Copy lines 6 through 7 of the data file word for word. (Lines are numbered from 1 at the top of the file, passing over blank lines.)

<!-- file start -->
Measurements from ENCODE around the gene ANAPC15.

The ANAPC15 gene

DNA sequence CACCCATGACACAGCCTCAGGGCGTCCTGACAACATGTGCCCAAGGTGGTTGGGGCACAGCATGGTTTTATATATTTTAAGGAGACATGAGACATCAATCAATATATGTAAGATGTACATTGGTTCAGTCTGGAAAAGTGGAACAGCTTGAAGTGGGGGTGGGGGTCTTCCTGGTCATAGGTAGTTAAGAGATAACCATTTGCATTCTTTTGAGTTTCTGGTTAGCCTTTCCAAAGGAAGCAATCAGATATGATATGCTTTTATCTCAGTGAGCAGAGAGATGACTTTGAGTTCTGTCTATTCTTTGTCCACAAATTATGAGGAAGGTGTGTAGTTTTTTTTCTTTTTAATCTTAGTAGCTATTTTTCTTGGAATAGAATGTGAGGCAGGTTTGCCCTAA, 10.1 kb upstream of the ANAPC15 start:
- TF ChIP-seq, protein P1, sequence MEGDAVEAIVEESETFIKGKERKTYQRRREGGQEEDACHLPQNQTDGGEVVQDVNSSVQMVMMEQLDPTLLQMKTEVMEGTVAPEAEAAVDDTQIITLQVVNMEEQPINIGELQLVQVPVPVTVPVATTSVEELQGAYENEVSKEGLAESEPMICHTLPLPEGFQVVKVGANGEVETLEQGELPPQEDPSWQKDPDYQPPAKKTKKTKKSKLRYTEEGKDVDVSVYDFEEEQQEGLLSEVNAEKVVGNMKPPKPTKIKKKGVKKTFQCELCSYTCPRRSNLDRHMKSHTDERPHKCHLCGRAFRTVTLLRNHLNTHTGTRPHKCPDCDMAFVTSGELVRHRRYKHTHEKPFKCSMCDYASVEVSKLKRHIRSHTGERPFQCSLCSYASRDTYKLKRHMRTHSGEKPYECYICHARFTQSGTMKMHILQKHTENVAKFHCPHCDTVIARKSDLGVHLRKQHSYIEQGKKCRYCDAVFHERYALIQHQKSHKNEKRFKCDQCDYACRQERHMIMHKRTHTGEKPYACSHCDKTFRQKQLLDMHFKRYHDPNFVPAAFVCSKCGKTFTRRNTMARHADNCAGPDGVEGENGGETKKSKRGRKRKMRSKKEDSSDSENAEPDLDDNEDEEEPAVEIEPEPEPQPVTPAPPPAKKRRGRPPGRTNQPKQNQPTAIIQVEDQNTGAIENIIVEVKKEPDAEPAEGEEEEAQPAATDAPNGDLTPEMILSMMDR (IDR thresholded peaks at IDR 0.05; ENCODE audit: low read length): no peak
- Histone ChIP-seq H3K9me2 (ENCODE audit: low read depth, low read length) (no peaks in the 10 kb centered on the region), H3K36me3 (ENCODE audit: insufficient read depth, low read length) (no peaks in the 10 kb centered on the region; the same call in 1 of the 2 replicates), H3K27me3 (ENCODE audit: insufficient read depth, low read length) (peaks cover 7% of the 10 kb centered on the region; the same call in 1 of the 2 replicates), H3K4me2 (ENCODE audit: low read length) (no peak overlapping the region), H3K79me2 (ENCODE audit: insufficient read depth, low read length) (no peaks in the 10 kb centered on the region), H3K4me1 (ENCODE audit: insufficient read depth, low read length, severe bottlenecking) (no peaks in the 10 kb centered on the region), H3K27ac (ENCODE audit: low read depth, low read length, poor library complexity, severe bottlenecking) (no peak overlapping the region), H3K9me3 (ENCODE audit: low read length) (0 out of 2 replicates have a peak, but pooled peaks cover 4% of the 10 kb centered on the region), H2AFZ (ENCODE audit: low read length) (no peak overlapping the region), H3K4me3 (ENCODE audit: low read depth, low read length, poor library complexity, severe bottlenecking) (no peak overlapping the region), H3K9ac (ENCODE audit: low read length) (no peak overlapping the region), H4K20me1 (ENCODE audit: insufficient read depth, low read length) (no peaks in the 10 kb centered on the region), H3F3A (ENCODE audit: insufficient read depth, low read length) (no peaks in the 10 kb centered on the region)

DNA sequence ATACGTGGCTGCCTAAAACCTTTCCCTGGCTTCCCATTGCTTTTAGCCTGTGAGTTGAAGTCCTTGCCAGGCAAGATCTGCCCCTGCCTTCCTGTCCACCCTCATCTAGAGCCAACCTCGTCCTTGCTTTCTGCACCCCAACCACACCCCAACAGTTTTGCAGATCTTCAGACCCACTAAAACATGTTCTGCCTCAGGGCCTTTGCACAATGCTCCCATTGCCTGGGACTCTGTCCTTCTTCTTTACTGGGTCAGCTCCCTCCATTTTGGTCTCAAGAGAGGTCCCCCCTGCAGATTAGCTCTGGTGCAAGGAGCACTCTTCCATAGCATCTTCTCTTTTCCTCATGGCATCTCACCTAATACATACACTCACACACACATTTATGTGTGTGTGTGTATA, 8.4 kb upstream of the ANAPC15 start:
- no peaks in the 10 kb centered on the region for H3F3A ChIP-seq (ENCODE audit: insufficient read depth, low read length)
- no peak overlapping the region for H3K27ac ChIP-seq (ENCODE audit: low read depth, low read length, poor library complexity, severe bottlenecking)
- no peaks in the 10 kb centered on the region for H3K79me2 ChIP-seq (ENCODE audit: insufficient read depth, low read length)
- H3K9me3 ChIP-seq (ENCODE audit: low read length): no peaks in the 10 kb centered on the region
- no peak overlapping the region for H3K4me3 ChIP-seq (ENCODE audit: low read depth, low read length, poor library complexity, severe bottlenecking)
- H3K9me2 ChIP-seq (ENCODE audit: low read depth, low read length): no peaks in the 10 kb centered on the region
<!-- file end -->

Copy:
DNA sequence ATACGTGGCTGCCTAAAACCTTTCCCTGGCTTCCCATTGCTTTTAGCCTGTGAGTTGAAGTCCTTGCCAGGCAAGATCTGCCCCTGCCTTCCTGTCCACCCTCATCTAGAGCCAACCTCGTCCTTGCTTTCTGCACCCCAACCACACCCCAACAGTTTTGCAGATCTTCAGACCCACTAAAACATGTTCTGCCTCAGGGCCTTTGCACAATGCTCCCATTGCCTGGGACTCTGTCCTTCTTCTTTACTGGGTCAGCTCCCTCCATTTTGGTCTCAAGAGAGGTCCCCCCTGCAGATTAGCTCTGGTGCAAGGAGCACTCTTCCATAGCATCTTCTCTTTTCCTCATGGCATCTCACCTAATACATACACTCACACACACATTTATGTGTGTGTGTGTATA, 8.4 kb upstream of the ANAPC15 start:
- no peaks in the 10 kb centered on the region for H3F3A ChIP-seq (ENCODE audit: insufficient read depth, low read length)